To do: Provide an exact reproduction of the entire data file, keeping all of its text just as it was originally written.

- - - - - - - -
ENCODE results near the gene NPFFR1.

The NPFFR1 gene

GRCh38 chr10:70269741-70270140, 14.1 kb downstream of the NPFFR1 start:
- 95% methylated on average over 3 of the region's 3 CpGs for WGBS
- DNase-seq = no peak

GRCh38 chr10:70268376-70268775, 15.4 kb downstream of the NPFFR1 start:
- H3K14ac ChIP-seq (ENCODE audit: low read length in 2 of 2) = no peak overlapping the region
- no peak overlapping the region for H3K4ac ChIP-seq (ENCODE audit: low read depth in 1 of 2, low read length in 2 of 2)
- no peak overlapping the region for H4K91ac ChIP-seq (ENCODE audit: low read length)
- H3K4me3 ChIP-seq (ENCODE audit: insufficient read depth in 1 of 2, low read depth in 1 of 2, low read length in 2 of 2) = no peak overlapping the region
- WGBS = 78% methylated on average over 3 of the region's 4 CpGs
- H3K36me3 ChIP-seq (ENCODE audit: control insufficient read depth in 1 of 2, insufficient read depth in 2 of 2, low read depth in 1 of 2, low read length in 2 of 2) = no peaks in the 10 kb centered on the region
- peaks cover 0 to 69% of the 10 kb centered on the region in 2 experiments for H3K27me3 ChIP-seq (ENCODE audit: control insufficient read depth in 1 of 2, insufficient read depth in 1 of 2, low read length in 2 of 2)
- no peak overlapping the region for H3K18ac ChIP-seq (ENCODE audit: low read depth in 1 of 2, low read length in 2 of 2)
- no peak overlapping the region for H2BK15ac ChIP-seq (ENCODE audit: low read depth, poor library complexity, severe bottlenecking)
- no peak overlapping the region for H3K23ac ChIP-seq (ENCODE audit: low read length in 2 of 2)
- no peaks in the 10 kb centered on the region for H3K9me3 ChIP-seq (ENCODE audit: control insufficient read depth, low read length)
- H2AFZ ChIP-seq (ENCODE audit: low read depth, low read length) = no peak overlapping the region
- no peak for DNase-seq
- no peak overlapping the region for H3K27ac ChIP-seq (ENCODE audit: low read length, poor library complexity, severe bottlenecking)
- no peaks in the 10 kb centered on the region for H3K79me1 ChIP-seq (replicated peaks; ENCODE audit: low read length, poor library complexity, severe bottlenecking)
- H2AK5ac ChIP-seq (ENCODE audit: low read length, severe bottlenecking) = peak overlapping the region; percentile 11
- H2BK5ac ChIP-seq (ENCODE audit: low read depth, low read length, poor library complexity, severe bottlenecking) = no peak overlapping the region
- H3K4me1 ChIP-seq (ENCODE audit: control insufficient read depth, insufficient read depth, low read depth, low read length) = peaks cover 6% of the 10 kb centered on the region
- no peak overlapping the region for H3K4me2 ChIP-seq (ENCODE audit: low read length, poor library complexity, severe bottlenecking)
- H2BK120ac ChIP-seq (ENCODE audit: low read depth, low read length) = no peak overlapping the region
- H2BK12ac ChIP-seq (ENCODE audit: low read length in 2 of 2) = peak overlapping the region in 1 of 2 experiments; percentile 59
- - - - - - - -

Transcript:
ENCODE results near the gene NPFFR1.

The NPFFR1 gene

GRCh38 chr10:70269741-70270140, 14.1 kb downstream of the NPFFR1 start:
- 95% methylated on average over 3 of the region's 3 CpGs for WGBS
- DNase-seq = no peak

GRCh38 chr10:70268376-70268775, 15.4 kb downstream of the NPFFR1 start:
- H3K14ac ChIP-seq (ENCODE audit: low read length in 2 of 2) = no peak overlapping the region
- no peak overlapping the region for H3K4ac ChIP-seq (ENCODE audit: low read depth in 1 of 2, low read length in 2 of 2)
- no peak overlapping the region for H4K91ac ChIP-seq (ENCODE audit: low read length)
- H3K4me3 ChIP-seq (ENCODE audit: insufficient read depth in 1 of 2, low read depth in 1 of 2, low read length in 2 of 2) = no peak overlapping the region
- WGBS = 78% methylated on average over 3 of the region's 4 CpGs
- H3K36me3 ChIP-seq (ENCODE audit: control insufficient read depth in 1 of 2, insufficient read depth in 2 of 2, low read depth in 1 of 2, low read length in 2 of 2) = no peaks in the 10 kb centered on the region
- peaks cover 0 to 69% of the 10 kb centered on the region in 2 experiments for H3K27me3 ChIP-seq (ENCODE audit: control insufficient read depth in 1 of 2, insufficient read depth in 1 of 2, low read length in 2 of 2)
- no peak overlapping the region for H3K18ac ChIP-seq (ENCODE audit: low read depth in 1 of 2, low read length in 2 of 2)
- no peak overlapping the region for H2BK15ac ChIP-seq (ENCODE audit: low read depth, poor library complexity, severe bottlenecking)
- no peak overlapping the region for H3K23ac ChIP-seq (ENCODE audit: low read length in 2 of 2)
- no peaks in the 10 kb centered on the region for H3K9me3 ChIP-seq (ENCODE audit: control insufficient read depth, low read length)
- H2AFZ ChIP-seq (ENCODE audit: low read depth, low read length) = no peak overlapping the region
- no peak for DNase-seq
- no peak overlapping the region for H3K27ac ChIP-seq (ENCODE audit: low read length, poor library complexity, severe bottlenecking)
- no peaks in the 10 kb centered on the region for H3K79me1 ChIP-seq (replicated peaks; ENCODE audit: low read length, poor library complexity, severe bottlenecking)
- H2AK5ac ChIP-seq (ENCODE audit: low read length, severe bottlenecking) = peak overlapping the region; percentile 11
- H2BK5ac ChIP-seq (ENCODE audit: low read depth, low read length, poor library complexity, severe bottlenecking) = no peak overlapping the region
- H3K4me1 ChIP-seq (ENCODE audit: control insufficient read depth, insufficient read depth, low read depth, low read length) = peaks cover 6% of the 10 kb centered on the region
- no peak overlapping the region for H3K4me2 ChIP-seq (ENCODE audit: low read length, poor library complexity, severe bottlenecking)
- H2BK120ac ChIP-seq (ENCODE audit: low read depth, low read length) = no peak overlapping the region
- H2BK12ac ChIP-seq (ENCODE audit: low read length in 2 of 2) = peak overlapping the region in 1 of 2 experiments; percentile 59